It’s late August and once again it’s butterfly season in Maine. No, not the season for any of the more than 55 species of butterflies that inhabit our great state, but the ones that we feel in our stomach as another school year approaches. These are the butterflies that keep us up at night wondering about those first days of school. Will I have a good class? Will the students like me? Am I prepared? Did I remember to zip up my fly?
Teaching middle school is a great challenge as each fall enthusiastic, energetic, eager, and well-rested budding adolescents arrive to begin a new school year. The students come to us in all shapes and sizes with a myriad of abilities and needs. They are simple, yet complex. Just when we think we know our students, we find out there is so much more to learn about them. Middle school students are truly a wonderful enigma. As middle school educators, we need to understand what it means to be simple, yet complex. We are lucky to work with them but we have an incredible task that takes great skill, great patience, and great humor.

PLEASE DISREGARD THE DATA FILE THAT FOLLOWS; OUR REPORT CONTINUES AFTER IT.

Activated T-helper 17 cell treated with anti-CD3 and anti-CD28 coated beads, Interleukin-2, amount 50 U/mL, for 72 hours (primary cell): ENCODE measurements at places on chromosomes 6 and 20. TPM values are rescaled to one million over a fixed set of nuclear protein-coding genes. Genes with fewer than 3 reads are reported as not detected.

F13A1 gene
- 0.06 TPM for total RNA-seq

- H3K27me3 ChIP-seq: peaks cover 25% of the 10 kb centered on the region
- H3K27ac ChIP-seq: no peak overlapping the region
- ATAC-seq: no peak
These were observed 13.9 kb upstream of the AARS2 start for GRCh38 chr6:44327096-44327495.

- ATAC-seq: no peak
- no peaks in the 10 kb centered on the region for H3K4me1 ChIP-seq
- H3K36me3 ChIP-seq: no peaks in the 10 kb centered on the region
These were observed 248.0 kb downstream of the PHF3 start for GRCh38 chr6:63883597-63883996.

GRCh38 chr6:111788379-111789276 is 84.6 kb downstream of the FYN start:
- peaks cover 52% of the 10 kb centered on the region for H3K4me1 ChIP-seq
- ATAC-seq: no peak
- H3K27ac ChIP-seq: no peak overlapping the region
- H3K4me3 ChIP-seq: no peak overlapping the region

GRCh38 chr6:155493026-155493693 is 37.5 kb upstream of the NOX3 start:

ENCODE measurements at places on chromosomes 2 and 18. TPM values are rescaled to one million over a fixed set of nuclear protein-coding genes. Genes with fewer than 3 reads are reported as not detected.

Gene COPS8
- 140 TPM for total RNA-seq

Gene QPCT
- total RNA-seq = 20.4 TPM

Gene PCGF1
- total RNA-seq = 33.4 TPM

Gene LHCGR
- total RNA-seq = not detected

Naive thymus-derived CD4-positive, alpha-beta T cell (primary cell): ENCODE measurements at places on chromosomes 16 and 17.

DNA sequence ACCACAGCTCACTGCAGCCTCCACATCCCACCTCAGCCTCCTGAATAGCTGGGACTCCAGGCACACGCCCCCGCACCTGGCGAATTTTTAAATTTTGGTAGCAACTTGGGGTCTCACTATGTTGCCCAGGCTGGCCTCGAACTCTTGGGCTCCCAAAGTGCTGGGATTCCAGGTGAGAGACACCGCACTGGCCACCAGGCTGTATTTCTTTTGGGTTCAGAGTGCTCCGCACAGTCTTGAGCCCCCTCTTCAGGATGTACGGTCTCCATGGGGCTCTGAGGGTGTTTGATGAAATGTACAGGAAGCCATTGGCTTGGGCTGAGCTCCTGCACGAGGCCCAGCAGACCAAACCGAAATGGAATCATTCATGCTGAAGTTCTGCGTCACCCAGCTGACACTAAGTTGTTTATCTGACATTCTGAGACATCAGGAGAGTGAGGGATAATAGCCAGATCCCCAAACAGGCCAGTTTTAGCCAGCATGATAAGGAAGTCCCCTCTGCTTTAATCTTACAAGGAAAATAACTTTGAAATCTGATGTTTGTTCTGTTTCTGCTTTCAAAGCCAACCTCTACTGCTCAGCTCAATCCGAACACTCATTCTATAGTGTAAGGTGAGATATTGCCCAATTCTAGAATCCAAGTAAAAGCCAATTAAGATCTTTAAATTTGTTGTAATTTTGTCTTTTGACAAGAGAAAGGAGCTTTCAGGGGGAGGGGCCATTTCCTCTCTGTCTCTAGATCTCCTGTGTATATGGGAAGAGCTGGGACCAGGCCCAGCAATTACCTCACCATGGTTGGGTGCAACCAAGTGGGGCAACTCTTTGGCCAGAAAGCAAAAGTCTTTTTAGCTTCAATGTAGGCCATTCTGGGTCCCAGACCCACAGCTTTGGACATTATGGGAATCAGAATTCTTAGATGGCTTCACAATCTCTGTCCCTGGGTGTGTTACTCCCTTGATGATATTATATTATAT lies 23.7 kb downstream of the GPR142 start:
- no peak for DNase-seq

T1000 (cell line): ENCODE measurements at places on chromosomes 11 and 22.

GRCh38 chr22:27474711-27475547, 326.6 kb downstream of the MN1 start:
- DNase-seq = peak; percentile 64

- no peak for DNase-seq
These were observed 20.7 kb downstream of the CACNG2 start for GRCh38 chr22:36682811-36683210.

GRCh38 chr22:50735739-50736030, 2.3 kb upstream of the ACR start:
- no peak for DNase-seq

We should expect to bring to our students a firm and professional commitment to their educational, intellectual, and social-emotional well being that will ensure their growth and development toward becoming positive members of our schools and our communities. Teaching is an obligation we have all made. We have all dedicated ourselves to being the best teachers we can be. I am confident we will all succeed in this endeavor. There is so much to be accomplished in all of our schools but there is no better place where it can happen than in our middle schools.
As my mother-in-law, who was a great teacher herself, always said, “If you don’t feel a little nervous before the school year starts, it’s time to retire.” This year, I begin my 38th year in education, and thankfully, I guess I’m ready as I’m still feeling the butterflies.
I wish you all a successful school year. May it be filled with great learning, great patience, and great laughter.
Principal, Middle School of the Kennebunks
President, Maine Association for Middle Level Education